Vietnamese cuisine wins over American man's heart

By Phan Duong   June 13, 2024 | 08:20 pm PT
Richie Crider has never visited Vietnam but has developed a deep love for Vietnamese cuisine, integrating it into his daily meals and even starting a TikTok channel to promote it among Americans.

"Everything started with my neighbor Dung and his dishes that were even better than those served in restaurants," Crider explained.

Following his father’s death 12 years ago, Crider moved closer to his mother. His street was home to diverse ethnic backgrounds, including Dung, a 50-year-old Vietnamese computer repairman, and his wife Tina, who were the first to invite the Crider family over for dinner.

"They served us spring rolls and many other dishes," Crider recalled. "That was the first time I realized that Vietnam offers more than just pho."

American man Richie Crider enjoying a bowl of pho. Photo courtesy of Crider

American man Richie Crider enjoying a bowl of pho. Photo courtesy of Crider

The relationship between the American and his Vietnamese neighbors grew stronger during the Covid-19 pandemic, as Dung and Tina generously shared their meals. In Crider’s videos from this period, Dung is frequently seen crossing the grassy yard to knock on Crider’s door with a steaming bowl of bun or pho (types of Vietnamese noodle soup). Despite difficulties with the language, Dung attempted to explain the names, ingredients, and methods of the dishes.

"Once while I was watching TV, Dung took the remote and switched it to a YouTube tutorial on how to cook a specific dish," said Crider. "He then made the dish just like in the video."

During the pandemic, Crider’s basement became the hub for social gatherings between the two families. While the TV displayed videos, Dung cooked and explained the dishes in a combination of both languages, and the families enjoyed meals together despite their differing backgrounds.

"I also offered my food, but Dung is quite selective with his eating, so I just kept a variety of good beers and liquors in my basement, always ready for him," Crider shared.

Crider’s fascination with Vietnamese cuisine continued to grow over the years. He eagerly awaited each new recipe Dung’s family brought back from their trips to Vietnam. He was particularly taken by bun bo Hue (Hue-style beef noodle soup), which left him mesmerized by its complex flavors and tender ham hock pieces that carried a hint of lemongrass.

"That dish seemed as if it was invented straight from his kitchen," Crider commented "I’ve never found anywhere else that could prepare it so exquisitely."

Crider (R) and Dung. Photo courtesy of Crider

Crider (R) and Dung. Photo courtesy of Crider

Tina, Dung’s 50-year-old wife of Vietnamese descent who works in the postal service, observed that Crider’s wife initially did not care for Vietnamese food. Yet, seeing her husband’s passion for it, she soon grew curious and quickly became a fan, as did their children. Crider’s family began to engage more in the cooking process and ingredient selection.

"He [Crider] continually encouraged my husband to open a restaurant," Tina remarked.

In early 2023, Tina was moved to a post office in Houston, Texas, 22 hours away by car from their previous home. Crider and his wife were initially saddened upon learning the news. Despite the distance, after Dung and Tina moved, they still kept in touch, and Crider would call Tina for advice when he had questions about cooking.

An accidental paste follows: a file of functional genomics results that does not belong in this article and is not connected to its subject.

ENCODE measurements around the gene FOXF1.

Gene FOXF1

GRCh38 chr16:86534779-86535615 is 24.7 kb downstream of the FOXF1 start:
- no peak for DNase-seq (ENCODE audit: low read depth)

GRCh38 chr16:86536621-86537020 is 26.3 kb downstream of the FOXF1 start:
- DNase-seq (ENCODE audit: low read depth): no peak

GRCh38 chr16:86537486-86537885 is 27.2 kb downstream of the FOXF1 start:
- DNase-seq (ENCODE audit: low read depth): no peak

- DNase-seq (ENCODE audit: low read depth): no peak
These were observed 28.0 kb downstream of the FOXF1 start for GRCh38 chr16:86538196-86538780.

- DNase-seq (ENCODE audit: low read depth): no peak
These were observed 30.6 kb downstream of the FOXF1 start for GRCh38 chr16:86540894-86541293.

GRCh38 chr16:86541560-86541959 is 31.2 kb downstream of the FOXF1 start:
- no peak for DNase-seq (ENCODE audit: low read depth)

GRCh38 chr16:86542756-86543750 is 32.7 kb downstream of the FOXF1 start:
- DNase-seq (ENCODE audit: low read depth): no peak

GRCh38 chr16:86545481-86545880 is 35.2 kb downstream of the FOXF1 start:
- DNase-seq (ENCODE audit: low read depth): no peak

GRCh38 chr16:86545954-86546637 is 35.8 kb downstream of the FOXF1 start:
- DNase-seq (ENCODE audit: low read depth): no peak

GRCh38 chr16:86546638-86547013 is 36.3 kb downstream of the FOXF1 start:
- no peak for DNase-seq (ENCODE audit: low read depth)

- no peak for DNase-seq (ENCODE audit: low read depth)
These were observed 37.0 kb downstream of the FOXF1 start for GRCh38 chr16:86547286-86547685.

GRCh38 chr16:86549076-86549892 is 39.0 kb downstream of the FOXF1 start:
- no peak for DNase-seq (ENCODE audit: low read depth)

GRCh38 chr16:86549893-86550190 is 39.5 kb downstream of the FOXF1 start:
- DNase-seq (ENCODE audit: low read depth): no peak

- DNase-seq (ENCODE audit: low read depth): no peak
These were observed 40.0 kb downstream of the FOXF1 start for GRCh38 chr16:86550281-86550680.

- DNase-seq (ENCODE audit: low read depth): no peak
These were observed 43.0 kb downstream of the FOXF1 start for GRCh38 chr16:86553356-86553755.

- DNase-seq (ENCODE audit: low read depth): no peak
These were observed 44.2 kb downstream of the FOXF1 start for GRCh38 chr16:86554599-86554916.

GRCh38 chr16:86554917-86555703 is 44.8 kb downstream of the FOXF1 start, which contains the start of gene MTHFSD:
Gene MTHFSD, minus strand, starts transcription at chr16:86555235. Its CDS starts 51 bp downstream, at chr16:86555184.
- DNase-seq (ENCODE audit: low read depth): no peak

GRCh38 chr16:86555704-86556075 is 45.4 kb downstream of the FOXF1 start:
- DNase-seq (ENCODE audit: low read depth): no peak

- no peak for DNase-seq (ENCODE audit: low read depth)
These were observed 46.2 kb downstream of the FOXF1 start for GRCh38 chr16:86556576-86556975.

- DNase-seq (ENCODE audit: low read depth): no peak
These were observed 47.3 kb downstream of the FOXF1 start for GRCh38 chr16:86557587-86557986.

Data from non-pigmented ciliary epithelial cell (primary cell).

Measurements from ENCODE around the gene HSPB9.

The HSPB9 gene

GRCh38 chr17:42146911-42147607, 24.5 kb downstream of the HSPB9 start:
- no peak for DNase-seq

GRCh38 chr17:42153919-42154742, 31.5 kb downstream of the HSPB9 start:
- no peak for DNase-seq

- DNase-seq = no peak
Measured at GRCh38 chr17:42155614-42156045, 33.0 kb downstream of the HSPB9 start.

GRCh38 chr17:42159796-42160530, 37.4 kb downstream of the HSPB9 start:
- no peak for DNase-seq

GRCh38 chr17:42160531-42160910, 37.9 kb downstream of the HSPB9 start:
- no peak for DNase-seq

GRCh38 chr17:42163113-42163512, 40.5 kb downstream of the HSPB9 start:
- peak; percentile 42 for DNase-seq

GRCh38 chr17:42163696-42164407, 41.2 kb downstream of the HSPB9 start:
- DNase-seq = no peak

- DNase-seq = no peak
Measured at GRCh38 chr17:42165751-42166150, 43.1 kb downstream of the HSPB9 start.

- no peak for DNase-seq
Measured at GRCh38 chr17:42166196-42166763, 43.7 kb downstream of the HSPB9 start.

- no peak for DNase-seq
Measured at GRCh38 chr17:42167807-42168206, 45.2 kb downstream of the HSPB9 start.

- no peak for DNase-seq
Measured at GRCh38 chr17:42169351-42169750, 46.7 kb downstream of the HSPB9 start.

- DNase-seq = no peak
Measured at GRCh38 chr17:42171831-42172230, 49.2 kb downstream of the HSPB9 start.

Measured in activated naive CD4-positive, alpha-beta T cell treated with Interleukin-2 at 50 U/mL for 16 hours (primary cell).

Among the culinary skills Crider acquired, he found wrapping spring rolls particularly challenging due to the delicate layers of rice paper. However, with Tina’s guidance, he eventually mastered it.

In addition to his interactions with Dung and Tina, Crider also made connections with other Vietnamese individuals, visited Vietnamese restaurants, and participated in various community cultural events. To date, he has prepared and tasted nearly every traditional Vietnamese dish.

However, a car accident in Sep. 2023 made it difficult for him to stand or cook for long periods, so he turned to Vietnamese restaurants to satisfy his cravings. Nevertheless, Crider and his wife continue to draw inspiration from Vietnamese cuisine for every meal. They now enjoy their dishes at home with chili paste, fish sauce, shrimp paste instead of spicy sauce. Raw fresh vegetables are always found in their meals as well.

The couple has also started to experiment, adding smoked meats to some dishes and substituting traditional pasta with rice noodles with cheese.

Recently, Crider and his wife have enjoyed various Vietnamese fruits and desserts such as sweet soup, snacks, and smoothies.

"I am addicted and want to eat all Vietnamese dishes," he declared.

Crider’s newfound passion for Vietnamese cuisine has led to significant health benefits. He shared that he has lost weight and seen improvements in his blood pressure and cholesterol levels after switching to a Vietnamese diet.

His TikTok channel "Chu Giau" (Uncle Rich) now aims to spread awareness about Vietnamese immigrants’ attempts to spread their cuisine, culture, and kindness despite the challenges they face in the U.S.

"Now it is my mission to bring Vietnamese cuisine and culture to Americans, who are hesitant to embrace it due to their lack of understanding," he stated.

Crider and Dung’s family are planning a trip to Vietnam soon.

"I want to see Vietnam, the country that Dung and Tina have been telling me about for years and showing me through videos, firsthand," Crider expressed enthusiastically. "I am so excited and eager."

A video from Richie Crider's TikTok channel "Chu Giau" (Uncle Rich).

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